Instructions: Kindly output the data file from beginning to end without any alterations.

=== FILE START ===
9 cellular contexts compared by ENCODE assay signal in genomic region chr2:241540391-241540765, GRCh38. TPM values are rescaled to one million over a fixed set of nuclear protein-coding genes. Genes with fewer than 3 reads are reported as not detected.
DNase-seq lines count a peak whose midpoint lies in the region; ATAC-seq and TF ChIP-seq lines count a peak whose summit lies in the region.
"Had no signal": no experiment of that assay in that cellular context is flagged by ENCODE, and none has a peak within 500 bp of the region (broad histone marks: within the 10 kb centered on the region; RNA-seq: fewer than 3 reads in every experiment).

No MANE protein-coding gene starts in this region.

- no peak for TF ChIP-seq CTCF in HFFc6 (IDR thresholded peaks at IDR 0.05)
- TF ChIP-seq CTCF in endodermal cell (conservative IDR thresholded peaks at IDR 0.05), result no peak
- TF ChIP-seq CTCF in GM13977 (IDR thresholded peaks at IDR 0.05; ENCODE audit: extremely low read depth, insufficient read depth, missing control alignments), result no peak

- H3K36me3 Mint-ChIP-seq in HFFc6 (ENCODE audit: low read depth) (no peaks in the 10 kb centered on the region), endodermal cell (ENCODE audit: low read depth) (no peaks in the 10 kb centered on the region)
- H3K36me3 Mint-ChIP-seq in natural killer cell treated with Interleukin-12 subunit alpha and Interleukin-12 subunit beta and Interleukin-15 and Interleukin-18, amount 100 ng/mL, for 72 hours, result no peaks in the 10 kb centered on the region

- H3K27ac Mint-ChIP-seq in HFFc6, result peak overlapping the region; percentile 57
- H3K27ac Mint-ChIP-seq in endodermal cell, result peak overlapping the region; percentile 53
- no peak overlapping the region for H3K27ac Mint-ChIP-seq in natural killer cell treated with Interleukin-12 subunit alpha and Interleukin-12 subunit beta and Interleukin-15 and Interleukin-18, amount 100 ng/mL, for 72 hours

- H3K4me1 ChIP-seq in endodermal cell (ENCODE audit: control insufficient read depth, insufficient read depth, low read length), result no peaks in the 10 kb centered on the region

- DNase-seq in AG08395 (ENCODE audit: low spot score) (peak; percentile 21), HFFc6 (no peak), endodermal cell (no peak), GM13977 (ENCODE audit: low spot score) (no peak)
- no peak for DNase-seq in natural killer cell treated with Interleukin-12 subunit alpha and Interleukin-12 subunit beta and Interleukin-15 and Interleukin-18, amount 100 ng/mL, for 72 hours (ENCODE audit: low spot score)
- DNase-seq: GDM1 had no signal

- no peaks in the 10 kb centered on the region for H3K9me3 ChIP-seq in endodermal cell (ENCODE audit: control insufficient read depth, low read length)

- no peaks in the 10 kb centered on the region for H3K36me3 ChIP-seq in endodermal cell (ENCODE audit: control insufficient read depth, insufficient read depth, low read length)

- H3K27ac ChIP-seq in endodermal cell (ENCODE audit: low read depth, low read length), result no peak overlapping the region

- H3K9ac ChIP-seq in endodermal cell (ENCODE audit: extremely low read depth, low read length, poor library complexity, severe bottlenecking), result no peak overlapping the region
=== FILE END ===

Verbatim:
9 cellular contexts compared by ENCODE assay signal in genomic region chr2:241540391-241540765, GRCh38. TPM values are rescaled to one million over a fixed set of nuclear protein-coding genes. Genes with fewer than 3 reads are reported as not detected.
DNase-seq lines count a peak whose midpoint lies in the region; ATAC-seq and TF ChIP-seq lines count a peak whose summit lies in the region.
"Had no signal": no experiment of that assay in that cellular context is flagged by ENCODE, and none has a peak within 500 bp of the region (broad histone marks: within the 10 kb centered on the region; RNA-seq: fewer than 3 reads in every experiment).

No MANE protein-coding gene starts in this region.

- no peak for TF ChIP-seq CTCF in HFFc6 (IDR thresholded peaks at IDR 0.05)
- TF ChIP-seq CTCF in endodermal cell (conservative IDR thresholded peaks at IDR 0.05), result no peak
- TF ChIP-seq CTCF in GM13977 (IDR thresholded peaks at IDR 0.05; ENCODE audit: extremely low read depth, insufficient read depth, missing control alignments), result no peak

- H3K36me3 Mint-ChIP-seq in HFFc6 (ENCODE audit: low read depth) (no peaks in the 10 kb centered on the region), endodermal cell (ENCODE audit: low read depth) (no peaks in the 10 kb centered on the region)
- H3K36me3 Mint-ChIP-seq in natural killer cell treated with Interleukin-12 subunit alpha and Interleukin-12 subunit beta and Interleukin-15 and Interleukin-18, amount 100 ng/mL, for 72 hours, result no peaks in the 10 kb centered on the region

- H3K27ac Mint-ChIP-seq in HFFc6, result peak overlapping the region; percentile 57
- H3K27ac Mint-ChIP-seq in endodermal cell, result peak overlapping the region; percentile 53
- no peak overlapping the region for H3K27ac Mint-ChIP-seq in natural killer cell treated with Interleukin-12 subunit alpha and Interleukin-12 subunit beta and Interleukin-15 and Interleukin-18, amount 100 ng/mL, for 72 hours

- H3K4me1 ChIP-seq in endodermal cell (ENCODE audit: control insufficient read depth, insufficient read depth, low read length), result no peaks in the 10 kb centered on the region

- DNase-seq in AG08395 (ENCODE audit: low spot score) (peak; percentile 21), HFFc6 (no peak), endodermal cell (no peak), GM13977 (ENCODE audit: low spot score) (no peak)
- no peak for DNase-seq in natural killer cell treated with Interleukin-12 subunit alpha and Interleukin-12 subunit beta and Interleukin-15 and Interleukin-18, amount 100 ng/mL, for 72 hours (ENCODE audit: low spot score)
- DNase-seq: GDM1 had no signal

- no peaks in the 10 kb centered on the region for H3K9me3 ChIP-seq in endodermal cell (ENCODE audit: control insufficient read depth, low read length)

- no peaks in the 10 kb centered on the region for H3K36me3 ChIP-seq in endodermal cell (ENCODE audit: control insufficient read depth, insufficient read depth, low read length)

- H3K27ac ChIP-seq in endodermal cell (ENCODE audit: low read depth, low read length), result no peak overlapping the region

- H3K9ac ChIP-seq in endodermal cell (ENCODE audit: extremely low read depth, low read length, poor library complexity, severe bottlenecking), result no peak overlapping the region